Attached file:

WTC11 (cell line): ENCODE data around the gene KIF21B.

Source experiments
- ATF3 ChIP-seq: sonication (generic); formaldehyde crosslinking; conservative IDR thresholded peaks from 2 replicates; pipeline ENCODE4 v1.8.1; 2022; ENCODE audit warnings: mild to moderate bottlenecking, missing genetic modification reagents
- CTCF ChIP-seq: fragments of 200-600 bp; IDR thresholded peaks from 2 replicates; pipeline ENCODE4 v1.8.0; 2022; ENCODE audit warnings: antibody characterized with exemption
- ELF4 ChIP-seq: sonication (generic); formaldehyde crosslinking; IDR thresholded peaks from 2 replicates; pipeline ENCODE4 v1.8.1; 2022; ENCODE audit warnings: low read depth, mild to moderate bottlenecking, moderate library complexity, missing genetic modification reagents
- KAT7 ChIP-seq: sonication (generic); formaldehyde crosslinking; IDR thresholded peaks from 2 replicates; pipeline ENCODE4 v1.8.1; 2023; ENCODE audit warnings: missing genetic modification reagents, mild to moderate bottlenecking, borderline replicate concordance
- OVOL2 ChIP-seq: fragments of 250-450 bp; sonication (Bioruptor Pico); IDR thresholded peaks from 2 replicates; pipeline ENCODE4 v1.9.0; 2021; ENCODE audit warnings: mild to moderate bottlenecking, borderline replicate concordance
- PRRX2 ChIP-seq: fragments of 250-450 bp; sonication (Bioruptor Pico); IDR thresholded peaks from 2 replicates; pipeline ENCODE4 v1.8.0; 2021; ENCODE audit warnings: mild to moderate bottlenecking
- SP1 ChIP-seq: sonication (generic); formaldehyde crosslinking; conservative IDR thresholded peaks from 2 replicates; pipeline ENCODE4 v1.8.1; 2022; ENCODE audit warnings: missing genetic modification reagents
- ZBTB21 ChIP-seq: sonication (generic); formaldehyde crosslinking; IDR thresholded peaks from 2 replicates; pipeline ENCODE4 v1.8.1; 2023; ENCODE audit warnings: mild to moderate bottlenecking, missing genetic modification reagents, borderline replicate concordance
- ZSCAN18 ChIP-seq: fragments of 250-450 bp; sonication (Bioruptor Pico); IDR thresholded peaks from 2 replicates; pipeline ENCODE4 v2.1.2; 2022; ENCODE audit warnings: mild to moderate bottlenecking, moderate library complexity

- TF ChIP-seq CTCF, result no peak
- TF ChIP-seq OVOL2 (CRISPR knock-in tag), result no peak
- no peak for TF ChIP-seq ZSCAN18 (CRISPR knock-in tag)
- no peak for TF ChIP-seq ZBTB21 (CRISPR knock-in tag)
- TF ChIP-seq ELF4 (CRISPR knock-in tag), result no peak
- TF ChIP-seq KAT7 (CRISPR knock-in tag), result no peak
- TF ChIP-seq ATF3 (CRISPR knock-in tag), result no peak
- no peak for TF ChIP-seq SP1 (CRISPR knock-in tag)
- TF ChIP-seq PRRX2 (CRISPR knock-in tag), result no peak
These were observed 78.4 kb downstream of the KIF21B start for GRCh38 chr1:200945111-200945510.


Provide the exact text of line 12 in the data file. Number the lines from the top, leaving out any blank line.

- TF ChIP-seq CTCF, result no peak